|Written by Bill Warren|
|Tuesday, 23 November 1999|
Although the career of Jean Renoir was rocky and uneven, he wrote and directed a handful of the greatest movies of all time, 'Grand Illusion' being one of them. It is, in fact, occasionally listed as the best movie ever made, although most commentators do prefer Renoir's 'Rules of the Game,' made two years later.
Son of the great French impressionist painter Auguste Renoir, Jean originally intended to express his artistic nature through ceramics, but during World War I, where he served with distinction (and was wounded several times), he became fascinated by motion pictures. During the 1920s, he evolved from a dilettante, ready to return to ceramics at any time, to a serious filmmaker. His transition to sound was made exceptionally well; his early talkie 'Boudou Saved from Drowning' was already close to a masterpiece in 1932.
But tales he heard from a fellow WWI aviator led him to write, with Charles Spaak, the script that gradually became 'La Grande Illusion.' As with most of Renoir's films, the story is simple enough; it's the characters that bring the film into relief, and make it as compelling today as it was in 1937, when it was an international hit. The movie played first-run in New York for 26 weeks, and was praised by President Roosevelt.
It's generally viewed as an anti-war film; while Renoir certainly had that in mind, his approach is more graceful and thoughtful than the usual anti-war film. It is anything but a polemic; he stresses the common humanity of his characters rather than showing the horrors of war. In fact, there are no battle scenes at all; the first two-thirds of the film takes place in prison camps. The movie is often funny, and sometimes touching, but it's never obvious, never sentimental. As with all great directors, he allows his audiences to discover the emotional levels; he never insists upon them.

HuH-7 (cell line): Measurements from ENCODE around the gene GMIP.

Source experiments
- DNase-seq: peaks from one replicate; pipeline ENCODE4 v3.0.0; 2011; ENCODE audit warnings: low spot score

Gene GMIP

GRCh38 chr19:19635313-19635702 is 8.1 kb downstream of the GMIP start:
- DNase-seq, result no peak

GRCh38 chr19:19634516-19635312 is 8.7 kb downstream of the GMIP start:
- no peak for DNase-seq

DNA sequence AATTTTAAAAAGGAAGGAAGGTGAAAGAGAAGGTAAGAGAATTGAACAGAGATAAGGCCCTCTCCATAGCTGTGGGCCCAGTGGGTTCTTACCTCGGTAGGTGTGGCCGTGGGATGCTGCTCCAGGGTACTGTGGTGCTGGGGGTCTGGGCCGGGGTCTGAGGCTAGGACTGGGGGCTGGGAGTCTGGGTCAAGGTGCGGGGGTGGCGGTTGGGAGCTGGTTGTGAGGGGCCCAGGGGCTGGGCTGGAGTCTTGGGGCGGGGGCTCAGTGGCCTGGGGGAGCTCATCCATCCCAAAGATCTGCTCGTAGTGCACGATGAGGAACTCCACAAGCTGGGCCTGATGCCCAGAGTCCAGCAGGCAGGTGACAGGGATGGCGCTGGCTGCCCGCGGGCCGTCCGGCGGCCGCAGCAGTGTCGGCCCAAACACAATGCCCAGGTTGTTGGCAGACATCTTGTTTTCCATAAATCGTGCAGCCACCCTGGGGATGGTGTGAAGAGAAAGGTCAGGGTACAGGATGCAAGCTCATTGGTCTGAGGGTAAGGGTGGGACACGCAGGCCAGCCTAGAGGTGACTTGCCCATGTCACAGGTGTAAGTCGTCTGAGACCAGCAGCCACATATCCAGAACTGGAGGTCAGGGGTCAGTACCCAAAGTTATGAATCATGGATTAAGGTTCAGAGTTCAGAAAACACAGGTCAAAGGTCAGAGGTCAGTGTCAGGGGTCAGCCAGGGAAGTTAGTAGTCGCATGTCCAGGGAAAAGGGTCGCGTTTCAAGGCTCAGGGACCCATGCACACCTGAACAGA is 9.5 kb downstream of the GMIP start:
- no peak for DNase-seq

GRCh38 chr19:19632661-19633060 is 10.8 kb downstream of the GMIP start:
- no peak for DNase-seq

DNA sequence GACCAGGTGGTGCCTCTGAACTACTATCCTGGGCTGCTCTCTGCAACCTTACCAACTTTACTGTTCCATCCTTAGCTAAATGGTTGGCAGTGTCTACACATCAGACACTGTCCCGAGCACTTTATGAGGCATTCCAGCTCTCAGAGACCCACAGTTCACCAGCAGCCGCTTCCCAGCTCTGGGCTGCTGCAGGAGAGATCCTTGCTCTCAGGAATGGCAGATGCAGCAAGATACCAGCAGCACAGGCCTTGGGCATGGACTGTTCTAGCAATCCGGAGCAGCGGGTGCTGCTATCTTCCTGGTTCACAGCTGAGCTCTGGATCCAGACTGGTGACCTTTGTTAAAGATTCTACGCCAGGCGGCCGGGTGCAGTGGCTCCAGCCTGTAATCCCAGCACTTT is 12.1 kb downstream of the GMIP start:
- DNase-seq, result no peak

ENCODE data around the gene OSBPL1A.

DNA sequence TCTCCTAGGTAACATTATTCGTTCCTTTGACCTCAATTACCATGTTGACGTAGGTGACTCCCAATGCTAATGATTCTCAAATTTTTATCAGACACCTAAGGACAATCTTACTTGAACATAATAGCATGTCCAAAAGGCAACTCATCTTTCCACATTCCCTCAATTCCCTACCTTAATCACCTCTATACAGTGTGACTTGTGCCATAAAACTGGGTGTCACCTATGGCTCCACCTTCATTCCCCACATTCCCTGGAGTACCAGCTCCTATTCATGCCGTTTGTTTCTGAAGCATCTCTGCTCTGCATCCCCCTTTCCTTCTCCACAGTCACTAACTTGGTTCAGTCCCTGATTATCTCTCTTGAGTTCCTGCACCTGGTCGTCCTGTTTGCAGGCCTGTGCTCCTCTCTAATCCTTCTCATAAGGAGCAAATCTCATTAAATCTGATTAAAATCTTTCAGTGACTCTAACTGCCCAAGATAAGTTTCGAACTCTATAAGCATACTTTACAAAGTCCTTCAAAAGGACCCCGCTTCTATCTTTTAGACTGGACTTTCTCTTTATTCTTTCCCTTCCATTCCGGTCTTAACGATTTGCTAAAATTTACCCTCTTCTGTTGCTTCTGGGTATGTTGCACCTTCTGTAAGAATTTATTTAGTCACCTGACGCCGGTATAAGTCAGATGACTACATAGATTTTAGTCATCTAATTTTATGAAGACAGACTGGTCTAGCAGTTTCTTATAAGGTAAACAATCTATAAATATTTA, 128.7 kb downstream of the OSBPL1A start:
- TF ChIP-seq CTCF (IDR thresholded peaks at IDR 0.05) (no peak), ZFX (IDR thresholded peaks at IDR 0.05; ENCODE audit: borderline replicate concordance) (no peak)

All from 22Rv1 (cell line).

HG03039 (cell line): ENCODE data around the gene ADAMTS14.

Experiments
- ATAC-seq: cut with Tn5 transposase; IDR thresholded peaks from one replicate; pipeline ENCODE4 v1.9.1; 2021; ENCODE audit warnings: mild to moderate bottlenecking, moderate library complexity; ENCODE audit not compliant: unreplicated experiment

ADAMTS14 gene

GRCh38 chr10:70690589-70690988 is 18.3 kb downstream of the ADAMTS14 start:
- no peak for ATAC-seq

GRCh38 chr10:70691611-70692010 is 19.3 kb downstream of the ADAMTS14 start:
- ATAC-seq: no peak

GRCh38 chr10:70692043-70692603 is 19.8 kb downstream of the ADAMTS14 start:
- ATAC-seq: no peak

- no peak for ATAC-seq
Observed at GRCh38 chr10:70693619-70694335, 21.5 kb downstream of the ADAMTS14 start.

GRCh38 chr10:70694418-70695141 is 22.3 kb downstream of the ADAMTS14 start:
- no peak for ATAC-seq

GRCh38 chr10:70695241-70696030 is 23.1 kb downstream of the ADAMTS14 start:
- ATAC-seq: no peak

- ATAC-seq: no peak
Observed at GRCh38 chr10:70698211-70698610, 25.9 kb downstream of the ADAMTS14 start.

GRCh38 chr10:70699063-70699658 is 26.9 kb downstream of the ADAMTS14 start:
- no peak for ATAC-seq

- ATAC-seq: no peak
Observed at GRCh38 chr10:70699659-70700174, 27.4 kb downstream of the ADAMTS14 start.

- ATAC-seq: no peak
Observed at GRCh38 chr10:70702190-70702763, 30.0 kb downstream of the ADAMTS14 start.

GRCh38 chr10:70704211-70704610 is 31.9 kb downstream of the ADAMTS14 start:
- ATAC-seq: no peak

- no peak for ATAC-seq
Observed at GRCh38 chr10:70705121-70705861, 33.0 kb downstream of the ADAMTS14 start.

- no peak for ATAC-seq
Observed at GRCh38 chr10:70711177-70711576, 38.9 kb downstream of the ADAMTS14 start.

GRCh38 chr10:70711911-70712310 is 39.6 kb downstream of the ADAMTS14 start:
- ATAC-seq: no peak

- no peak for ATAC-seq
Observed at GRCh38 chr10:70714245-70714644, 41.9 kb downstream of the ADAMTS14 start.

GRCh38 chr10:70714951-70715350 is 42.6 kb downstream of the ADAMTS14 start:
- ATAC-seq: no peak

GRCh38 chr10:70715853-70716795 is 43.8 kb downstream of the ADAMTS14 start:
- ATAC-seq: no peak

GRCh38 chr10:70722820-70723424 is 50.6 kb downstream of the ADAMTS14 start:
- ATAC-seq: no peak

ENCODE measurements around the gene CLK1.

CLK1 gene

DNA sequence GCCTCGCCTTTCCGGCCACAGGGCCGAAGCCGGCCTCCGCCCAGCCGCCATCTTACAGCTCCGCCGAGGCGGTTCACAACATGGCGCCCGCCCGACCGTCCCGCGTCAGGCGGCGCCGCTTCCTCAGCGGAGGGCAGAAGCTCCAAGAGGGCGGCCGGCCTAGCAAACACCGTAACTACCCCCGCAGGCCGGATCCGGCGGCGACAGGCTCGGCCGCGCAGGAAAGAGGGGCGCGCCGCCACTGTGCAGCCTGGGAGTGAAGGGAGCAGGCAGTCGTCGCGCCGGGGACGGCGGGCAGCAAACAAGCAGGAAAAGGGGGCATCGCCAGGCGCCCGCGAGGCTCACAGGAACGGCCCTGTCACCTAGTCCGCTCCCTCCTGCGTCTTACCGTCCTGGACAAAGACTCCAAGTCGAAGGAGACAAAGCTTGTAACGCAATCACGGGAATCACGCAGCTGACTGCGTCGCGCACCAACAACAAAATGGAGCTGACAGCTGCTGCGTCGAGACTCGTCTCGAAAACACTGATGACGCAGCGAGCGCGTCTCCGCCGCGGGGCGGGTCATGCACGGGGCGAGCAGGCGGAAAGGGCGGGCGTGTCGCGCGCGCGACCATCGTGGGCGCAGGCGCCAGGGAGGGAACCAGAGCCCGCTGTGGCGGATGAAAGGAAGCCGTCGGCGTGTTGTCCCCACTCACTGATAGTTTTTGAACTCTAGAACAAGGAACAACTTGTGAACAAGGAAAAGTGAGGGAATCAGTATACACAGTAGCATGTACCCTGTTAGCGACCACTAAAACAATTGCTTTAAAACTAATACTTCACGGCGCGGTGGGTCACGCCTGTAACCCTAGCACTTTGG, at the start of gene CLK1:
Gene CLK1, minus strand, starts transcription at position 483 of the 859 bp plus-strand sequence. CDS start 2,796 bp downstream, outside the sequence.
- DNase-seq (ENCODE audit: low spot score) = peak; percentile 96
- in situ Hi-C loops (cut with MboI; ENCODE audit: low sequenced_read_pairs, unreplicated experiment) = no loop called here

The great Jean Gabin plays Lt. Marechal, a skilled French flier who, with observer Captain de Boieldieu, is shot down behind enemy lines. (Off-screen; they couldn't afford to rent the planes.) Brusque but kindly Prussian Captain von Rauffenstein (Erich von Stroheim, in his best movie performance) greets them courteously, but cares little about Marechal, who comes from a much lower socio-economic class. Instead, he and Boieldieu are a match, instantly recognizing in each other their aristocratic backgrounds and ideals.